A brief respite

After a whole lot of hassles which I’ll not bore you with, social services have at long last approved a week’s respite care for my partner.  He’ll be staying in a very nice residential home for a week, which just happens to be managed by someone who lived round the corner from me when I was a wean and is still a family friend – so I don’t need to worry about him being looked after properly.

The dug is going on a rural holiday, and is going to stay with some friends who live outside the city where he can spend a few days running in mud, barking at foxes and squirrels, and persuading the local dugs of the advantages of a yes vote by leaving messages in the form of pee on lampposts.  Pissing all over Scottish streets doesn’t work so well at persuading humans, that’s the big mistake being made by the no campaign.

And I’m off to London to visit family and friends.  After Davie Cameron made his plea for folk down south to call and beg us not to go, I sat by the phone for days.  But apart from a wee guy who was going on about reclaiming money from falsely sold payment protection or something (I wasn’t really listening), it didn’t ring.  I did thank the wee man for his call and asked if he really did love Scottish people, but he seemed to think I was making a sexual advance and rapidly hung up.

I’ll need to use that tactic again with cold callers.  It’s almost as effective at getting rid of unwanted calls as telling Mormon missionaries that you are delighted with their visit as you are deeply ecumenical and believe that it’s important that people of faith share their experiences  – then casually mentioning that you’re a Satanist and inviting them to sacrifice a chicken with you while smiling and asking “You’re a virgin, aren’t you?”

By the way, I’m already thinking of tactics to lure in any no campaigners who appear on my doorstep, so I can make them waste a half hour or more of campaigning time.  There’s not many no campaigners, and the more time we can make them waste the better.  So be very nice and polite to them, and offer them a wee cup of tea.

Meanwhile I’m away to see our English family and friends in person, before they turn into foreigners and I won’t understand anything they’re talking about.  Mind you, two of them are my daughters, and they’re already foreign.  But that’s got nothing to do with them being English, and everything to do with the workings of the teenage female mind being deeply alien to a middle aged man.  But it will still be great to see them.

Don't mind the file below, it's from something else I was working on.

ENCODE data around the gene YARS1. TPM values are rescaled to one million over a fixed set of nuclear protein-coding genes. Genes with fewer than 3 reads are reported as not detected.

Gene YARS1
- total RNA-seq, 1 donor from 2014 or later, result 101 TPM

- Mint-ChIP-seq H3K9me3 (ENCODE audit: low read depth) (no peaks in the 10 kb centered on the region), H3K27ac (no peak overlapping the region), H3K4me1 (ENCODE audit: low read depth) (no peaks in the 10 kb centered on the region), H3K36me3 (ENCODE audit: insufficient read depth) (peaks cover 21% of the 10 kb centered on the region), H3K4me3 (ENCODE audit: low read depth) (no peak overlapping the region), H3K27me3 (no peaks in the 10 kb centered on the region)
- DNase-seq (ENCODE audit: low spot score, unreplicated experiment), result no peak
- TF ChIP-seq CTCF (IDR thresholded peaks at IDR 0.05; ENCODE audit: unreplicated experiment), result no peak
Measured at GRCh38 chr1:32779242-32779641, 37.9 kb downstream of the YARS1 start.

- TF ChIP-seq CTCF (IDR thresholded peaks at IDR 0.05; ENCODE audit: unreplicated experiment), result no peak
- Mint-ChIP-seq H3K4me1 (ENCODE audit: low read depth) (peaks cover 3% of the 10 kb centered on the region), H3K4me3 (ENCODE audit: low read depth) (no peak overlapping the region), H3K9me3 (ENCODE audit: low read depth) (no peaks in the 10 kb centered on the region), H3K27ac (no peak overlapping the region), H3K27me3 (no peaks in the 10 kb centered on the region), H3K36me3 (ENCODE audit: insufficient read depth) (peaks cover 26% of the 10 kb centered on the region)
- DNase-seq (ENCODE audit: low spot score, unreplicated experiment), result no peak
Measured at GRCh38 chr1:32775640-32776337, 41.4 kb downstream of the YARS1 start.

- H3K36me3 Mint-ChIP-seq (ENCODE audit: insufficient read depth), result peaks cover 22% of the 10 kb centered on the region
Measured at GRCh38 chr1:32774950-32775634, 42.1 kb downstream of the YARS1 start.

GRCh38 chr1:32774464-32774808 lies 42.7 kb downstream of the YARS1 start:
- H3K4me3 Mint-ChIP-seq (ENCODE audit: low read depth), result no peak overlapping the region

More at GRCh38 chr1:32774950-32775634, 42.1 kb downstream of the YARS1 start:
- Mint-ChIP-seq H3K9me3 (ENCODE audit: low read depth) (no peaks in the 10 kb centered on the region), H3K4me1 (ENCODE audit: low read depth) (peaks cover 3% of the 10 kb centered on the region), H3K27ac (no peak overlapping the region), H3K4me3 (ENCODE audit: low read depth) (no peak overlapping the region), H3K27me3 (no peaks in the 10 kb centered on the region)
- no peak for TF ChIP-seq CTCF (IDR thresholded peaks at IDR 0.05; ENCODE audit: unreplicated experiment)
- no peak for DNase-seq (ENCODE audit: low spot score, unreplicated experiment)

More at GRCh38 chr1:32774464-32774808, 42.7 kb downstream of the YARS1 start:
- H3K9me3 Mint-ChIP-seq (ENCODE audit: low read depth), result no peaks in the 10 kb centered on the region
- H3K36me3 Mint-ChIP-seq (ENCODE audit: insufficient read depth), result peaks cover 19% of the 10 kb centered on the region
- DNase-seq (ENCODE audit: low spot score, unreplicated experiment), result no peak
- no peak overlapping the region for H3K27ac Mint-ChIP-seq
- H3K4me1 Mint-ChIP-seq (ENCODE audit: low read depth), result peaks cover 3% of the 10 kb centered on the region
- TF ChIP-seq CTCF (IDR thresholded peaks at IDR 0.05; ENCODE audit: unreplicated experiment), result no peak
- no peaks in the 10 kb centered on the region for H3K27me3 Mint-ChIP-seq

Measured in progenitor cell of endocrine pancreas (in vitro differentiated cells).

So there won’t be any updates to the blog until the end of next week.  I’ll try and log on from time to time to authorise any new comments that haven’t appeared automatically, but I’ll only have intermittent access to the internet when I’m away.  If you have posted comments previously, you should now be authorised and your comments will appear immediately, everyone else will have to wait.  Sorry ’bout that.  Normal service will be resumed after we all get back home – which is Thursday 6 March.

Hit and run

For the first time since the 1920s, the UK cabinet has deigned to meet in Scotland.  They love us so much that they visit us once a century.  Not that they’re taking any questions from the Scottish public mind.  Michael Gove will be there and they’re meeting in Aiberdeen, so he’ll have warned them that the Tories and their Lib Dem dangleberries are about as popular as second hand toilet paper.  Which is why he had to run away south in order to find people who’d vote for him, and managed to pick up a very peculiar accent on the way.

We’ve already had a series of UK cabinet ministers popping up north of the border in order to make a dire warning about the terrible things that will befall us if we don’t have the Tories to look after us.  They haven’t made any dent in the level of support for Yes, which keeps growing despite the scare tactics.  So now they’re coming en masse.

Before we just had hit and run visits, now we have a multiple collision.  But never fear, our caring sharing cabinet ministers will be fully protected by the airbags of the media and won’t shoot through the windscreen and end up prostrate in Union Street.  It’s only Scotland which lies prostrate on Union Street, and that’s the way the Tories like it.

The point of the visit, obstensibly, was to big up the North Sea oil business.  The real purpose was of course to tell Scots that we are too wee to run it all by our little selves.  Small countries can’t cope with vast wealth you see, we need big countries to spend it for us.  We’d just fritter it away on some square sausage pieces, a bottle of Irn Bru, rebuilding our shattered industries, and a sovereign oil fund.  The wise heads of the UK know far better than we do how to make use of the bonanza, like spending it on tax cuts for millionaires, transport infrastructure for London, and benefit payments for people who’ve been thrown on the scrap heap by the UK’s economic policies.

Cameron claimed that the oil industry needed the “broad shoulders” of the UK to support it.  That would be the same broad shoulders that barge Scotland’s interests out of the way then.  His remarks must have come as a surprise to all those small countries like Norway which seem to be quite capable of managing a successful oil industry without the assistance of Etonian schoolboys.